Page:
Across almost every industry woman are paid less than men for doing the same job. The popular media has been alive with Jennifer Lawrence’s complaints about earning less than the her male co-stars. In an open letter to fellow actress Lena Dunham Lawrence said after discovering her pay gap in the Sony leaks, she was “over trying to find the “adorable” way to state my opinion and still be likable!”
So, how big is the gender pay gap? On average, women in the workforce earn 19.5% less than men, with female bankers missing out by 40%. It begs the question: why, 40 years after the introduction of the Equal Pay act, are women still earning less and why has this become “acceptable”?
Dispelling the ‘pay gap myth’
The gender pay gap continues to be labelled a ‘myth’ or justified as the result of maternity leave. Yet, there is overwhelming research disproving this, with the latest results from AESHE showing there is a 9.4% gap between full-time male and female workers. In monthly earnings, there has been a consistent £100 gap between gender earnings since 1997. This pay gap varies between industries, yet the UK Commission of Employment and Skills (UKCES) has found in 9 out 10 industries, women are earning less than men, with financial and insurance sectors having the largest pay gap.
The differences in income
In 90% of sectors, women have lower incomes than men. For women in business, who are already in a male dominated field with only 21% of business owners being female, they are reportedly being paid 35% less than men in senior roles. The gap for self-employed women is 41%.
For those in managerial roles, women under 19 are paid 12% less, with the gap falling to 8% by aged 25, which shows that the gender pay gap is there right at the start of women’s careers. And it’s not just about salaries. There is also a persistent, and less visible, bonus pay gap. The average bonus for a female director is £41,956, while male directors pocket £53,010.
In academia, the last Equality in Higher Education: Statistical Report 2015 revealed that female academics were paid £6,146 less than men. And far fewer women gain promotion to the higher pay brackets above £50,000; around 37,425 are male, compared with just 17,415 women. As for women in scientific and technical occupations, UKCES research found the highest pay gaps were in these skilled industries, with women receiving 24% less pay. Those industries are also defined by a sharp decline in the number of women as salary brackets rise.
It’s time for change
For women in work, it is time to stop ignoring the pay gap and take action. Awareness of the gender pay gap has been increased by celebrity and media coverage, with women’s magazine Marie Claire recently rebuking the pay gap myth. Creating awareness will encourage businesses to set about correcting unfair pay differences and encourage individuals to do what they can to chip away at the pay gap around them.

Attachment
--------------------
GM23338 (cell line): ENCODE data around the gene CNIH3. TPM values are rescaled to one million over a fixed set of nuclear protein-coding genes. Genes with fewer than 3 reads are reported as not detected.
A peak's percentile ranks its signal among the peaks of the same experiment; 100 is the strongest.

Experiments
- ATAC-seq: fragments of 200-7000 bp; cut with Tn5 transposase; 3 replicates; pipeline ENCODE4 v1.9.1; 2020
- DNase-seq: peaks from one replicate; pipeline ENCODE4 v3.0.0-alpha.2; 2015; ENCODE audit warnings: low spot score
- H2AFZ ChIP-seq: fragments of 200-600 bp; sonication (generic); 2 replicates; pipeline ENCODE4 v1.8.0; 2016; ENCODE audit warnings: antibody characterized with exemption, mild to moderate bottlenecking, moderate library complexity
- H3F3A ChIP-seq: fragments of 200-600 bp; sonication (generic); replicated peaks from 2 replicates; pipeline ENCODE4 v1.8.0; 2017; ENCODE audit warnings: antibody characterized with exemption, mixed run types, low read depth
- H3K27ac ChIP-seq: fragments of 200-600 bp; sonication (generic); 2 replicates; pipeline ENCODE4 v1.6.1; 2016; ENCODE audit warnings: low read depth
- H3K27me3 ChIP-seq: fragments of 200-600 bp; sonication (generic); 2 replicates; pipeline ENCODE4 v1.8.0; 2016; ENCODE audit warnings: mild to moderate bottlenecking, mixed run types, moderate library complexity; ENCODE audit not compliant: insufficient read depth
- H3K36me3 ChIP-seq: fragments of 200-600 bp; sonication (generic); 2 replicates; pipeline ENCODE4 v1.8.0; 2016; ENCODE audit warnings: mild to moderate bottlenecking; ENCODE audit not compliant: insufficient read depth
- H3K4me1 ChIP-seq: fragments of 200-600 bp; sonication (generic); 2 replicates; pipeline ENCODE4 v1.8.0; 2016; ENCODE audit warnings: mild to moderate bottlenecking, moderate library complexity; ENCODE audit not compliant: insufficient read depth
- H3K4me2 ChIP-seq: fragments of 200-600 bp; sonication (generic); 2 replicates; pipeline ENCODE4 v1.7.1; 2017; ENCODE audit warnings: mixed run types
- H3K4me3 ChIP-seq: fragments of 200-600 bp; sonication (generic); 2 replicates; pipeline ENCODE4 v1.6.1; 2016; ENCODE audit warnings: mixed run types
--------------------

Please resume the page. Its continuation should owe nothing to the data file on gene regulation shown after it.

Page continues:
For women in education, the pay gap can’t be ignored but it is being addressed and encouragingly colleges are working to get more female teachers into higher professional roles. The success so far has seen a 23% rise in female college professors. Education itself is playing a major role in changes to women in the workforce. The STEM Alliance has been designed to inspire, nurture and educate young students into STEM based subjects. The program aims to encourage female students into skilled trades including engineering and equip them with the knowledge to gain promotion to higher positions within these industries, reducing gender inequality. But with the UK claiming the lowest level of female engineers in Europe, there is a long way to go.
Legislative change is important precursor to culture change. There is some movement: from 2016, all companies with more than 250 workers will be forced to disclose the pay gap in their workplaces. Female ministers continue to make the case and government women’s enterprise champion, Lorely Burt, addressed the issue for female entrepreneurs in her review of Inclusive Support for women in Enterprise. Burt states that the growing number of entrepreneurial women will play a greater role economic growth and that we need to establish support structures that meet their needs.
While it’s unclear what the future holds, there is renewed pressure to make changes. Perhaps most importantly, high profile women are now speaking out and being heard on this issue. Until there is real change, the volume is set to get louder.
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